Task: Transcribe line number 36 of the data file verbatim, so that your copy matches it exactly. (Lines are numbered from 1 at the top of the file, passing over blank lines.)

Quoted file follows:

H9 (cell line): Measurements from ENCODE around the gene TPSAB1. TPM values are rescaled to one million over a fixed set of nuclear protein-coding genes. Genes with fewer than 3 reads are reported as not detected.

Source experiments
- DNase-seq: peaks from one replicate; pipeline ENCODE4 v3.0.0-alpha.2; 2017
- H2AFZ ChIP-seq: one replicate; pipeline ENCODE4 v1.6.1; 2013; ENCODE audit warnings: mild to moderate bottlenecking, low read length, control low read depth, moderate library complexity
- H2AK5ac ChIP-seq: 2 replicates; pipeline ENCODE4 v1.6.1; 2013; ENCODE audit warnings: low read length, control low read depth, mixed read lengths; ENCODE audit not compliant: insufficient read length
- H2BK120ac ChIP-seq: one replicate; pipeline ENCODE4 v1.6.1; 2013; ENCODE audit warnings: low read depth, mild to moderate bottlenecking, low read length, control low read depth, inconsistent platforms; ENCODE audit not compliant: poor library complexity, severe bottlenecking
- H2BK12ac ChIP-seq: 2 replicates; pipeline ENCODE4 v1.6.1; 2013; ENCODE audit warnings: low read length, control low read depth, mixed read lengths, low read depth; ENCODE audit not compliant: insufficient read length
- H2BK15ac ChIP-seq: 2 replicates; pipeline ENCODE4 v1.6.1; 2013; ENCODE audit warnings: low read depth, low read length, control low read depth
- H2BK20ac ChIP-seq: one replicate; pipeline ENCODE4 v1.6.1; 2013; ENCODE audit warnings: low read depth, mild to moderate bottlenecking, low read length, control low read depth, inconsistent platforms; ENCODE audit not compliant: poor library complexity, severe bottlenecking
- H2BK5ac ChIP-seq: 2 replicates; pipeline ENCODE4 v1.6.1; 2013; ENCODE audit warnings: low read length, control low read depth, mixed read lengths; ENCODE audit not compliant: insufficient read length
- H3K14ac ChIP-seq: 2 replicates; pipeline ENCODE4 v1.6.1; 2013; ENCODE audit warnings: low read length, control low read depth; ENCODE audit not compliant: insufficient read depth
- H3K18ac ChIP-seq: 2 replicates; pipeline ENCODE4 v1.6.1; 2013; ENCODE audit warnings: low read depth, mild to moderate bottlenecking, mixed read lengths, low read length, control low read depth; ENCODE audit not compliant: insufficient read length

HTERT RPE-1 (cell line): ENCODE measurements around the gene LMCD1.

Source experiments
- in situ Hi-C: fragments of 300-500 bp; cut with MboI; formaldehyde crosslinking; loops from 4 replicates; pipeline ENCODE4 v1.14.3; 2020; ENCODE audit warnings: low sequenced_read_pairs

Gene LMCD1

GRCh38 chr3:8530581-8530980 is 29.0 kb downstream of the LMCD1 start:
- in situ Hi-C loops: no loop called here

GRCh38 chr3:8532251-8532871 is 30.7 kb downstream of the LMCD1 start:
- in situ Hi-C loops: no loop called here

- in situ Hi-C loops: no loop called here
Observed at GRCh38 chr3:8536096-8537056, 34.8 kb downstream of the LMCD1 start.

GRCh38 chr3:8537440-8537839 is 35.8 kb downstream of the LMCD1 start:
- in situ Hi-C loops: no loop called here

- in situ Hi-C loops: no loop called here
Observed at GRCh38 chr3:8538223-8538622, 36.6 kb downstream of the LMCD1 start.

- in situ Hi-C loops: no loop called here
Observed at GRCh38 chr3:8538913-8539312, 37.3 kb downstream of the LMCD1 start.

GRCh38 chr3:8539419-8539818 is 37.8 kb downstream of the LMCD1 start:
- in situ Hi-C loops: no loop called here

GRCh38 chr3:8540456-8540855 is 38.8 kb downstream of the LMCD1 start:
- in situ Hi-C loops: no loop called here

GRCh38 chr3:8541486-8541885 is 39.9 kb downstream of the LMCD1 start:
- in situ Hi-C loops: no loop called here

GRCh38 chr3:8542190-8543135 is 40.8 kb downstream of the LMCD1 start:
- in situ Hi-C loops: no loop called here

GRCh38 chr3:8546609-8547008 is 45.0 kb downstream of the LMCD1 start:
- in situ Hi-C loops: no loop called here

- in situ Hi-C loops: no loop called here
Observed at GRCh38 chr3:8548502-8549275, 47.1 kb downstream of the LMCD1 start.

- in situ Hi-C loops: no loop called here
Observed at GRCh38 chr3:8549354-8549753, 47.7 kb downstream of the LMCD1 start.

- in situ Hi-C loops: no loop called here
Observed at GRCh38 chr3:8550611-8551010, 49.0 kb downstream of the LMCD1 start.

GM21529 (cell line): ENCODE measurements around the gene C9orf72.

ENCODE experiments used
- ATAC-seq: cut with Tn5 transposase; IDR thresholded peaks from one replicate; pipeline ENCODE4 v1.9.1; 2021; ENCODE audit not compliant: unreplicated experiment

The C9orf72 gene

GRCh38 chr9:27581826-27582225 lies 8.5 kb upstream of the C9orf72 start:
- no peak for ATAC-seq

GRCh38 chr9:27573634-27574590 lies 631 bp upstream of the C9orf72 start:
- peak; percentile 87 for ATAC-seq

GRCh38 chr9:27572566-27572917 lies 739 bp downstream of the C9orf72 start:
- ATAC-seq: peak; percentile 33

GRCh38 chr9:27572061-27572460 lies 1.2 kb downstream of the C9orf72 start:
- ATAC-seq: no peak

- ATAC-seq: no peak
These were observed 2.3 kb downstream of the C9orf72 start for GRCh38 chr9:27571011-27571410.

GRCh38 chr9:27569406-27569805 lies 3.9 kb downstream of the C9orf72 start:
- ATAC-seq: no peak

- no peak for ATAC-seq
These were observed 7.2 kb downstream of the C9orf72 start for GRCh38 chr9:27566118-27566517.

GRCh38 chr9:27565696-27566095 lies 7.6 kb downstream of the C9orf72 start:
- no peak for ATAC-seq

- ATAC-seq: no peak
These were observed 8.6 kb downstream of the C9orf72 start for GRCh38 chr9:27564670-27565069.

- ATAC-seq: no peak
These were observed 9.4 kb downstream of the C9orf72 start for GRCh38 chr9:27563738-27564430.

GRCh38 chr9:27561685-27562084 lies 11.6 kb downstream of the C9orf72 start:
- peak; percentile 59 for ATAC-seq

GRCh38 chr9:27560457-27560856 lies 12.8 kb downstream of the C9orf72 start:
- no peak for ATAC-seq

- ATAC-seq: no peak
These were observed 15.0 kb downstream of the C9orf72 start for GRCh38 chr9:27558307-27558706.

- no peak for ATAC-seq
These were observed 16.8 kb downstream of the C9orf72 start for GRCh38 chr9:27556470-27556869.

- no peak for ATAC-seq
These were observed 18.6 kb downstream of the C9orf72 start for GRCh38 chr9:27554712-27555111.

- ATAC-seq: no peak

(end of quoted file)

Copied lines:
- in situ Hi-C loops: no loop called here